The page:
Here’s one thing I think the anti-gays have right: love doesn’t really make a family.
Hearing that it does, especially from the LGBT community, enrages me. Sure, yes, rhetorically it sounds warm, and nice, and probably some market research somewhere shows that putting the words “love” and “family” together in a soundbite is easily digestible for the straight people responsible for passing laws in our favor.
And it would be dandy if all it took was love, but the more people use this phrase in campaigns, on bumper stickers, and in every-day language, the less reason there is for anyone to understand the fact that, guess what? “Love” just doesn’t hold up so well in court.
I’m pretty sure hospitals and insurance companies haven’t added the “love” checkbox to their forms yet either.
With less than a month until New Baby Boy comes into our lives, Jill and I finally saw a lawyer to help us do our best to, you know, become a “family” to those who matter most in our lives – the government, the court system, the health insurance company, and any of my relatives who, should I have an early demise, could argue their genetic connection to the baby trumps Jill’s love for him.
I’ve done my share of research on the laws in this state. I’ve read old legislation, news, and court decisions, joined listservs with other queer parents, connected with a state equal rights leader, and have followed dead-end leads to out-of-date, legal loopholes.
I thought, going into our initial meeting, I knew what to expect. Where we moved from, we were both able to adopt Otto, albeit through somewhat unconventional means. But with an adoption out of the question here, we would do the last resort: Jill would petition for guardianship. This meant that although I would be the only “legal mother,” she would at least be recognized by our daycare and doctors as a legal decision-making authority.
I literally lost my breath when our lawyer said even that isn’t possible here.
The best we could do? Leave the state for a gay-friendly one so I could give birth there. Yup. We somehow forget about our jobs and obligations here, find someone to watch our house, dog and cat, pack up our kid and our stuff, go to New Jersey, find a doctor (who, unfortunately will not take my now out-of-state health insurance), wait for me to give birth, pray for no complications as we will pay the hospital bills out of pocket. Then, we do a second-parent adoption.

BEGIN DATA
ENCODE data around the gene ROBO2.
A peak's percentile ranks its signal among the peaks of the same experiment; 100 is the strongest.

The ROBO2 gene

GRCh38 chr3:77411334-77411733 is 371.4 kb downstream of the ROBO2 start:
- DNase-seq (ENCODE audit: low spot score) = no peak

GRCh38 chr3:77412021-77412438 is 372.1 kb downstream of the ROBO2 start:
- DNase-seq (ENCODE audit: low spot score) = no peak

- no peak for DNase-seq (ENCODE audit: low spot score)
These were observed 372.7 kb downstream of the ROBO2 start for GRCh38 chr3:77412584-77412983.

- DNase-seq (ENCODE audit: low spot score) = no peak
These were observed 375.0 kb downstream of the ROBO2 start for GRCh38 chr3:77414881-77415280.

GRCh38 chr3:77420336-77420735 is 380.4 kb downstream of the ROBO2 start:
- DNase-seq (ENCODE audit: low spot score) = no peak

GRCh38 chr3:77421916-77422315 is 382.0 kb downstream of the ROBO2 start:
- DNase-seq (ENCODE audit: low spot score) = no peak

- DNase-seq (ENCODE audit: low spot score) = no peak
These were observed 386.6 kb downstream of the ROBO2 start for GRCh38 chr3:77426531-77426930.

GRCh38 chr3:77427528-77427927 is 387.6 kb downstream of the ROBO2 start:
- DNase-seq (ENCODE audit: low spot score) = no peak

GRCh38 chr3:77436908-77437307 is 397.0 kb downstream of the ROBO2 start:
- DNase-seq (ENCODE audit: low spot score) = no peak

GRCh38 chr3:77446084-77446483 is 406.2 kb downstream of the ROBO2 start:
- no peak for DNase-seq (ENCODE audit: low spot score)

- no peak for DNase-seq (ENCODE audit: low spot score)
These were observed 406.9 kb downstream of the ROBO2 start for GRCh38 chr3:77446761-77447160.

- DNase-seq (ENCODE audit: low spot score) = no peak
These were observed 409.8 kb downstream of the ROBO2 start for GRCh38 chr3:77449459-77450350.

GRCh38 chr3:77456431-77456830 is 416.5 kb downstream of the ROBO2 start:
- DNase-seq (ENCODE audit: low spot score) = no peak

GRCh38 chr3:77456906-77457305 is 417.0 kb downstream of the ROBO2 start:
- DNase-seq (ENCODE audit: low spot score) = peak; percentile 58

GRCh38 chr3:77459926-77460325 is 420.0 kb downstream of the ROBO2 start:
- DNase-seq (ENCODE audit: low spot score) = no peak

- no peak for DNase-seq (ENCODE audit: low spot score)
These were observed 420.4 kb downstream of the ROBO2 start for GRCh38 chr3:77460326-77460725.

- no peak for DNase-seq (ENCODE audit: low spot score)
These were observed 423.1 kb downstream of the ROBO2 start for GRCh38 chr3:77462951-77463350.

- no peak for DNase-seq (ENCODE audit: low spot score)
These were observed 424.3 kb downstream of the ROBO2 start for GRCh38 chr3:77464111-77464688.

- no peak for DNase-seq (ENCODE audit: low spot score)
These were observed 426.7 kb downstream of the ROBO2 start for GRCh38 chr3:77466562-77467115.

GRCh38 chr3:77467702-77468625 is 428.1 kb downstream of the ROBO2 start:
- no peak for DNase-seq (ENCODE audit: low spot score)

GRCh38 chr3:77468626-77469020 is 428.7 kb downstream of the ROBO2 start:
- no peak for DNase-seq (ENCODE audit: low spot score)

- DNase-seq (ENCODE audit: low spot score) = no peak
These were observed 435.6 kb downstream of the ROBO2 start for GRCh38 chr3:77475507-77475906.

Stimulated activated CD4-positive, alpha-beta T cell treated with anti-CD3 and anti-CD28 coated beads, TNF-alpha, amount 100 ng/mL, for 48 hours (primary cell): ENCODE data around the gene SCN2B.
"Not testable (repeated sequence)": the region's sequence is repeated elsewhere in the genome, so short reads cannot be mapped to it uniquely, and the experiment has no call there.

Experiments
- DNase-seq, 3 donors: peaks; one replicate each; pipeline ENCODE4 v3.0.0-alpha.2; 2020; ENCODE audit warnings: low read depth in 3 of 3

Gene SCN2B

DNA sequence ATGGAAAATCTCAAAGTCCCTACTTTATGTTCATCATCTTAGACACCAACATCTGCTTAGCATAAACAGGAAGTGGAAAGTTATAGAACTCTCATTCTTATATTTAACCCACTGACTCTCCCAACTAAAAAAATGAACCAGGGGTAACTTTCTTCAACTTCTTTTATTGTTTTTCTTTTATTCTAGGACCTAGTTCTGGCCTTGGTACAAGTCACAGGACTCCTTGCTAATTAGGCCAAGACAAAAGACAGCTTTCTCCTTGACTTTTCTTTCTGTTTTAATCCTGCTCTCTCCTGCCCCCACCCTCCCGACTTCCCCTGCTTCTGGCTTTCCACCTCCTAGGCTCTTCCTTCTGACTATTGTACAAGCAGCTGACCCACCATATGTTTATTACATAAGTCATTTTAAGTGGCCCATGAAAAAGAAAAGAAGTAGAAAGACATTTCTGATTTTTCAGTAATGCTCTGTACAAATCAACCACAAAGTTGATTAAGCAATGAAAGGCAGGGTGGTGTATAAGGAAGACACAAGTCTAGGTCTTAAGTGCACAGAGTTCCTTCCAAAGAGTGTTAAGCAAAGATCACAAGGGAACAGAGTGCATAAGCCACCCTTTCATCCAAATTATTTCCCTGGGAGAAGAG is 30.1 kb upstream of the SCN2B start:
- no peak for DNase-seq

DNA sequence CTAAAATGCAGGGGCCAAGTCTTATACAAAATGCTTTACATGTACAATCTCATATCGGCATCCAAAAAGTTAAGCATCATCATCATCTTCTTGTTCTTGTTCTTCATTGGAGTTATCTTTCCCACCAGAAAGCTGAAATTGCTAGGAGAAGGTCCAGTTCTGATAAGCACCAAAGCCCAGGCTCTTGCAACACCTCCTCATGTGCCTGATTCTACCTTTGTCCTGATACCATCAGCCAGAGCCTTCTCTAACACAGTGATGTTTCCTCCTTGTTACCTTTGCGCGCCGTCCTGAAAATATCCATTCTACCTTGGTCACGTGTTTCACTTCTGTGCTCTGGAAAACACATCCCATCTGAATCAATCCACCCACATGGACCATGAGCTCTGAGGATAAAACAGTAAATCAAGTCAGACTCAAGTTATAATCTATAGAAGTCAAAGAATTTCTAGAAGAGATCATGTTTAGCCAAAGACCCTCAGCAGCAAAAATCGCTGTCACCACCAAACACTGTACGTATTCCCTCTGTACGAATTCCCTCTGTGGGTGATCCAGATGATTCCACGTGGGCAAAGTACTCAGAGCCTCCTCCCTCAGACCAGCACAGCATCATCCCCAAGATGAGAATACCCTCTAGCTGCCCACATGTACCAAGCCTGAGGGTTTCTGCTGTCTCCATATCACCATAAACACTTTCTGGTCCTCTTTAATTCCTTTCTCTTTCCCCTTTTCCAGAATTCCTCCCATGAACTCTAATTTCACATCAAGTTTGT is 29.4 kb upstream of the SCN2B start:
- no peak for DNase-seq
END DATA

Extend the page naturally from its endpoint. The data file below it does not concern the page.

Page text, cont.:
And since it takes more than love to make a family, people actually do this.
I had a lot of emotions leaving that meeting, but more than anything, I had an extreme sense of guilt. I felt dirty, and I felt ashamed.
The whole idea of “equal parenting,” to me, isn’t necessarily realistic, at least in terms of my relationship with Jill. We’re lucky that although we’re different people, with different day-to-day roles, our life and parenting philosophies are similar. So, while we don’t equally divide up chores or responsibilities, we do find a way to balance them, and we do so naturally.
The thing about both carrying this baby, and being his genetic link is that it tips the scales 100% in my favor. As much as I want Jill to be biologically related, and therefore automatically legally related to him, she is not. We were able to legally balance the scales with Otto through adoption, but with our second son she will be a legal stranger. No matter how much I love her. No matter that he calls her mom. No matter that we call ourselves a family.
The guilt and shame I feel is that, through the sheer fault of the state and country we live in, I am leaving Jill on the outside looking in. She is the one who has to adopt. She is the one who needs whatever paperwork our lawyer can draft to protect her best interests. She is the one who has everything to lose.
And in a few days or weeks when our son is born, at least in terms of the law, at least until we can figure out how and where we will move to pay for an adoption, I will be a single parent. If this makes me feel sick to my core, I can only imagine how it feels to Jill.